Dermatology Focus: Canine Pemphigus Foliaceus
By Dr. Chanran Ganta
What is Pemphigus Foliaceus?
Pemphigus Foliaceus is an autoimmune vesicobullous to pustular skin disease in dogs characterized by acantholysis or loss of adhesion between keratinocytes within the epidermis and hair follicles. The disease is characterized by production of autoantibodies against intercellular connections of the keratinocytes. This occurs in the superficial layers of the epidermis called desmoglein 1, causing weakening of the connections between the keratinocytes resulting inpustules that often contain free floating loose keratinocytes (acantholysis).
What are the clinical signs?
This is typically a disease of middle-aged dogs but any age can be affected. The clinical presentation is dependent on the type of breed, inciting factors (natural or drug induced) and the cyclical nature of the disease. Clinical lesions include pustules, crusts, erosions, ulcers and alopecia. The most common areas involved are dorsal muzzle, nasal planum, pinnae, periorbital skin and paw pads. A striking bilaterally symmetric distribution of clinical lesions is a key feature of this condition.
What are the predisposing factors?
Natural form pemphigus folieaceus: Genetic predisposition is noticed in Bearded Collie, Akita, Chow Chow, Newfoundland, Schipperke, and Doberman Pinscher. In addition, English springer spaniel, Chinese Shar Pei, and Collie also have been shown to be at increased risk. The facially predominant form is most commonly seen in chow chows, and akitas.
Drug induced form: The drug-induced form is more common in the Doberman pinscher and Labrador retriever. A drug induced form often mimics the naturally occurring condition with some variations, such as sudden onset, early age and oral involvement. Drugs commonly implicated in the disease include various antibiotics. The disease can also be seen in dogs on long term treatment for chronic skin conditions like allergies.
How do you diagnose the disease?
Surgical biopsy and histopathological examination of the skin remains the gold standard for diagnosis of pemphigus folieaceus. However, a definitive diagnosis cannot be reached in some instances due to the stage of the disease and the quality of the biopsy. Biopsies should be collected from sites directly adjacent to early pustules and vesiculopustules, immediately placed in formalin and submitted for microscopic examination. Subcorneal pustules with acantholytic keratinocytes is the hallmark lesion for diagnosis of pemphigus folieaceus. Note: Submitting multiple biopsies greatly increases the likelihood of finding a diagnostic lesion.Often, secondary pyoderma complicates the disease process. It is often recommended to treat the dog for pyoderma prior to collecting samples for surgical biopsy. We recommend submitting a complete clinical history which includes breed, age, distribution of lesions, clinical course and past history of treatment and underlying skin conditions.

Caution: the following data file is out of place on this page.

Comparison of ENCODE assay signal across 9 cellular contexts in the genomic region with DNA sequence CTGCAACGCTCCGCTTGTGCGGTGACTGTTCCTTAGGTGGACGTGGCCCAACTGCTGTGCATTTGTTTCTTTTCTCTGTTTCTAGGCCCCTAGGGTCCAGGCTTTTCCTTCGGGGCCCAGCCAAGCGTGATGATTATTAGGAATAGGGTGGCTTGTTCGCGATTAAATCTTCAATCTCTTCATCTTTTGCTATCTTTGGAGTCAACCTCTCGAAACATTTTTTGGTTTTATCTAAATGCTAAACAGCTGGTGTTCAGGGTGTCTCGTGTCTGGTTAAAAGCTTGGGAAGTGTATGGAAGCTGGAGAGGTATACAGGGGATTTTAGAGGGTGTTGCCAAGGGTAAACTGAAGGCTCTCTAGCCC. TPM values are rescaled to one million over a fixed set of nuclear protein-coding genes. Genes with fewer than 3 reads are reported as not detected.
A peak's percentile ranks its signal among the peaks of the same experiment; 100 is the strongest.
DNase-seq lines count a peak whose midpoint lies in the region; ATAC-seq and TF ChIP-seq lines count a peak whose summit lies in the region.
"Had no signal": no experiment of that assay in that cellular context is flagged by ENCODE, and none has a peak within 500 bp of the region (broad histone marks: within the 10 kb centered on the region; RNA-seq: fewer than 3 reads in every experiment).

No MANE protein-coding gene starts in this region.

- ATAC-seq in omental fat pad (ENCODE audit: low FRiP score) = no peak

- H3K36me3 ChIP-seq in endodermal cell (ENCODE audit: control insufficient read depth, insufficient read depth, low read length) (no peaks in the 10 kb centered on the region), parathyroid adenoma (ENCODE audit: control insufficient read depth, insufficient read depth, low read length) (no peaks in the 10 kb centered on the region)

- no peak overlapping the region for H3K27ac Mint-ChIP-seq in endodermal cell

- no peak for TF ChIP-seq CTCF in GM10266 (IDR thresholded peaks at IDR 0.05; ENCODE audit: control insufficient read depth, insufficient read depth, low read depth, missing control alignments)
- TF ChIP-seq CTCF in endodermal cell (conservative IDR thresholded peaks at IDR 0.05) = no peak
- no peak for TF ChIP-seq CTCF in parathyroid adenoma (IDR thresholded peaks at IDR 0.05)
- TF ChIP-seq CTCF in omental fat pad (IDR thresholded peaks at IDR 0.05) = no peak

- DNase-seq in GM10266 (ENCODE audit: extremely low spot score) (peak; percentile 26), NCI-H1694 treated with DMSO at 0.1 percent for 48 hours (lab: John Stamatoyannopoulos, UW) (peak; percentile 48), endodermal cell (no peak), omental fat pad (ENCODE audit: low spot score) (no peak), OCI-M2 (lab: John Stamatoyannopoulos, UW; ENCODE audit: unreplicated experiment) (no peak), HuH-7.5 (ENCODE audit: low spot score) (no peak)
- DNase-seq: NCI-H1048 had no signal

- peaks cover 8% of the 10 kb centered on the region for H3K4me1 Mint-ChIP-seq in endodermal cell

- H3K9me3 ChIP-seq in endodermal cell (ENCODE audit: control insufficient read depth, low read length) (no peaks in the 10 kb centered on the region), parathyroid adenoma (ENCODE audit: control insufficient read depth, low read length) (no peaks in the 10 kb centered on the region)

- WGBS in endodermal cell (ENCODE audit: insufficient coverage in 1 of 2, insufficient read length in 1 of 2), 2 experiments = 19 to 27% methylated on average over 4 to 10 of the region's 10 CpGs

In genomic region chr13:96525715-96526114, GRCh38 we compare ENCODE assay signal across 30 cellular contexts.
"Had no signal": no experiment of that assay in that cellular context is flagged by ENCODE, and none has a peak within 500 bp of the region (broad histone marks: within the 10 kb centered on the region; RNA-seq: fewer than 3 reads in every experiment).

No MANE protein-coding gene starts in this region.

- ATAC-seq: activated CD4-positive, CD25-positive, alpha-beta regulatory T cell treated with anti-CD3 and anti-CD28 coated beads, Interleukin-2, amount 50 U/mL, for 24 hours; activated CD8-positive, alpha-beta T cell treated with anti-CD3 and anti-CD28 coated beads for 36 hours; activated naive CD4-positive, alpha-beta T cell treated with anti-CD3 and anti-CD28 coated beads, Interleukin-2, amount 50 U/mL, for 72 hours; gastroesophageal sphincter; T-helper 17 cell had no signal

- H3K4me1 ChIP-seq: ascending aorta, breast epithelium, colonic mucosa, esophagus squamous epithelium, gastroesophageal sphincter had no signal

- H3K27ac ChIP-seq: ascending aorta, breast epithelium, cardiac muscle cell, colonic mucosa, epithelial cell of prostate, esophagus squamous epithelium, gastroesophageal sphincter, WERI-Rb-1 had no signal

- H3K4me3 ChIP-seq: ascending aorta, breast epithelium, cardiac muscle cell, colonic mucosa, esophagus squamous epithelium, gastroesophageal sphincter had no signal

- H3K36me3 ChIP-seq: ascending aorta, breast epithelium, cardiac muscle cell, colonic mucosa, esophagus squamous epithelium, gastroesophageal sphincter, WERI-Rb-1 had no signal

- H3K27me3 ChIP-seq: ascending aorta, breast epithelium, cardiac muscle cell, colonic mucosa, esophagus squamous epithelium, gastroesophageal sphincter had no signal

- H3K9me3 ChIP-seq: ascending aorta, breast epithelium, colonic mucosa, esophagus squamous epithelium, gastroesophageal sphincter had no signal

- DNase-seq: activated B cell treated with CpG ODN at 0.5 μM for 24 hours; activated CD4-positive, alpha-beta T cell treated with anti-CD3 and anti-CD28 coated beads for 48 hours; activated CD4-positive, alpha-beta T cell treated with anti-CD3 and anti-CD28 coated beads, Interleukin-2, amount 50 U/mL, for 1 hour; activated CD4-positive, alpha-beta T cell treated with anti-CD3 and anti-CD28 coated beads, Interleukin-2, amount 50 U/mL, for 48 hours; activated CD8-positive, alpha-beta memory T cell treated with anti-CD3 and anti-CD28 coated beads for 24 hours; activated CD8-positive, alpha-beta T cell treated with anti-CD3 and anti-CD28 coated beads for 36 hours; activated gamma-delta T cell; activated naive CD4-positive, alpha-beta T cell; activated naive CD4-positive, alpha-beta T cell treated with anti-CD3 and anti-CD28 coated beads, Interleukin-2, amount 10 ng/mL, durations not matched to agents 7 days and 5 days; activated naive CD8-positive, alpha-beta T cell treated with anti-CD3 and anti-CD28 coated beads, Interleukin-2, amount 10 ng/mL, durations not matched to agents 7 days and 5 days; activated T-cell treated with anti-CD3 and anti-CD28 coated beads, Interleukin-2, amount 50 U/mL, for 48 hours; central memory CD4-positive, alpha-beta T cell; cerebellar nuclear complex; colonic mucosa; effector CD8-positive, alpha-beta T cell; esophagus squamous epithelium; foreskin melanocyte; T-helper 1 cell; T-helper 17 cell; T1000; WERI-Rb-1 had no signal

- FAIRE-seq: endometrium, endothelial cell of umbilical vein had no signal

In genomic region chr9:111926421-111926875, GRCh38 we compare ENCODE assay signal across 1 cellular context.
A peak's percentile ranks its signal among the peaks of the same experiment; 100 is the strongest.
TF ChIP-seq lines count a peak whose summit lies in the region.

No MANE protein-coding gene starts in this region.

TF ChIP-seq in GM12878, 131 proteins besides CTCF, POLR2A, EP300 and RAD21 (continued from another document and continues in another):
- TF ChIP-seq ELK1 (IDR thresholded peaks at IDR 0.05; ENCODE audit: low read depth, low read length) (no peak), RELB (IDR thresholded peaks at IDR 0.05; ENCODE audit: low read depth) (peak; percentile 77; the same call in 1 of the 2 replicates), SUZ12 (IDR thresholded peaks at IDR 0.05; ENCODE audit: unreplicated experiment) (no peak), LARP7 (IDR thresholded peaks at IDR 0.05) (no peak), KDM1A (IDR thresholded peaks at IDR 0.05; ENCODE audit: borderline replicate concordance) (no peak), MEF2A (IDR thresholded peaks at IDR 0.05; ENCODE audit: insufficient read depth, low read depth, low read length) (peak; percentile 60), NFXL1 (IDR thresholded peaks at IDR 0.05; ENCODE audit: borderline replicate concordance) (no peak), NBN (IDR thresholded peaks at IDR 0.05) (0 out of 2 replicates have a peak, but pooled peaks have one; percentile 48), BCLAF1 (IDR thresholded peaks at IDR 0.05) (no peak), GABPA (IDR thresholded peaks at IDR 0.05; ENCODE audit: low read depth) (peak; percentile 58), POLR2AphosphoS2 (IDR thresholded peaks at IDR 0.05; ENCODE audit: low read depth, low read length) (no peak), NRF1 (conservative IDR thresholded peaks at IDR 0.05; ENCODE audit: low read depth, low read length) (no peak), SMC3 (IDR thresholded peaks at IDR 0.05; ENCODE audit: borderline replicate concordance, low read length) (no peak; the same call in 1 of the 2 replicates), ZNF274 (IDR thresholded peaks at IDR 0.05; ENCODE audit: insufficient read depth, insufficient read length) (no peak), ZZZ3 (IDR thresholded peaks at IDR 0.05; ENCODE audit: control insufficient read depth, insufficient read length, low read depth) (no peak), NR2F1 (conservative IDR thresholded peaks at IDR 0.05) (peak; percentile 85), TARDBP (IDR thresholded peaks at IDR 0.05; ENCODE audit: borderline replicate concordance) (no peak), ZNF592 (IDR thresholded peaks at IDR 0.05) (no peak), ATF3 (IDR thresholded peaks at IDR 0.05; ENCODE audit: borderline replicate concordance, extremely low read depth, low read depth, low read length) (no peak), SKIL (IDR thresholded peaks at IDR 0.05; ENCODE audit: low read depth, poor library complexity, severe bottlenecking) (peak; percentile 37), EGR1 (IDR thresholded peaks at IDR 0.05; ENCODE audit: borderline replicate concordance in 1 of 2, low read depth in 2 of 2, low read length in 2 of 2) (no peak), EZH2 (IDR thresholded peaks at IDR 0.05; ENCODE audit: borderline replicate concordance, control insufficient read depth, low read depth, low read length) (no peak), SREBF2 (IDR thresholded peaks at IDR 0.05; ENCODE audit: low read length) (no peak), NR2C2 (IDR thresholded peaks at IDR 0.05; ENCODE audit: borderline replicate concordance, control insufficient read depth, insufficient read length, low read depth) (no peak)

Please call KSVDL to setup a consult with Dr. Mary Swanson-Bagladi at the KSU Veterinary Health Center in regards to current treatment options for clinical management of this condition, 785-532-5690.
- Skin Diseases of the Dog and Cat: Clinical and Histopathologic Diagnosis, Second Edition Thelma Lee Gross, Peter J. Ihrke, Emily J. Walder, Verena K. Affolter
- Pemphigus: current therapy. Rosenkrantz WS Vet Dermatol. 2004 Apr;15(2):90-8.
Figure 1: Clinical Presentation
Marked crusting and hyperkeratosis of foot pads
Crusting and Pustules on the dorsal muzzle, nasal planum, pinnae, periorbital skin
Figure 2: Histopathology
Skin showing subcorneal pustules with crusting
Arrows showing acantholytic keratinocytes admised with neutrophills